The orders of the Baltic states from the inter-war period, originating from the collections of an eminent Lithuanian collector Vilius Kavaliauskas, will be presented at an exhibition in the Officer Cadets School from 2 February to 15 August 2021.

The exhibition, which is aimed at outlining the history of the Baltic states and strengthening cooperation between Poland and those states, will feature around three hundred decorations from Lithuania, Latvia and Estonia from the years 1918–1940.

The inter-war period is an extremely interesting fragment of history of orders of the Baltic states, a time of creation of decoration systems designed not only to recognise merits but being also an attribute of independence and one of the elements of state policy.

Lithuania, Latvia, Estonia and Poland regained their independence in 1918. Soon, each of these states developed its own decoration system. Poland introduced two orders which had been created in the pre-partition period: The Order of White Eagle and the War Order of Virtuti Militari, whereas Lithuania, Latvia and Estonia created an entirely new system based on the experiences and history of their nations.

The first decorations in the Baltic states were awarded for merits in the struggle for independence. Among those decorated were also Poles who deserved to be recognised for the fight for the independence of Latvia. The independence of Poland, Latvia, Lithuania and Estonia was brought to an end by the Ribbentrop-Molotov Pact signed on 23 August 1939. Under a secret protocol, the Pact divided Poland between the Third Reich and USSR, and situated Lithuania in the area of influence of the Reich, and Latvia and Estonia in the Soviet zone.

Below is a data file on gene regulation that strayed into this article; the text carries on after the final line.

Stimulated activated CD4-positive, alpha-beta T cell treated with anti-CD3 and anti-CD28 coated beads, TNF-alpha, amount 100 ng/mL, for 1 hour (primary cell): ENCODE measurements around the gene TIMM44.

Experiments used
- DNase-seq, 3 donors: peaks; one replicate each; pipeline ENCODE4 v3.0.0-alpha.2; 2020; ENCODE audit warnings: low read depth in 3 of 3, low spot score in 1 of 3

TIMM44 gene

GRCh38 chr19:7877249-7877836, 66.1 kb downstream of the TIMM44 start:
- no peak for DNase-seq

Poland, occupied by both invaders, lost its independence but not statehood, as the Polish government and army existed in emigration and in the occupied Poland. In 1940, the fate of occupied Second Polish Republic was shared by the Baltic republics.

During World War II, the governments of the Baltic states continued to award decorations for the fight with the Soviets. The end of the war sanctioned the inclusion of those countries to the Soviet Union and put an end to their decoration system. It was only the struggle for independence in the years 1990–1991 which changed the map in this part of Europe – Lithuania, Latvia and Estonia reappeared on it. Their decoration systems were restored as an attribute of an independent state.

As Vilius Kavaliauskas emphasises, the Lithuanian order and medals, as well as the Latvian and Estonian ones, were not made of gold; their value was then not represented by the material of which they were made. These decorations were awarded to known persons with merits or those displaying courage. They were both the creators of the Baltic states in 1918, the defenders of sovereignty in the independence war, the builders of the economic potential, guardians of peace in Europe ravaged by war.

The exhibition "Symbols of Baltic Freedom" will be open to visitors from Tuesdays to Thursday between 10.00 and 16.00, and from Friday to Sunday between 10.00 and 18.00. Entry: PLN 10 – normal ticket, PLN 5 – reduced ticket, PLN 1 – children aged up to 7 years and youth up to 26 years of age, on Fridays – admission if free of charge. With one combined ticket to all the Museum buildings (PLN 40 – normal ticket, PLN 20 – reduced ticket, PLN 1 – children aged up to 7 years and youth up to 26 years of age). Only individual tours are possible. A maximum number of 5 persons can visit the exhibition at a time. Visits are also restricted in time: 20 minutes.

Exhibition partners: Ministry of Culture and National Heritage and Embassy of the Republic of Lithuania in Poland.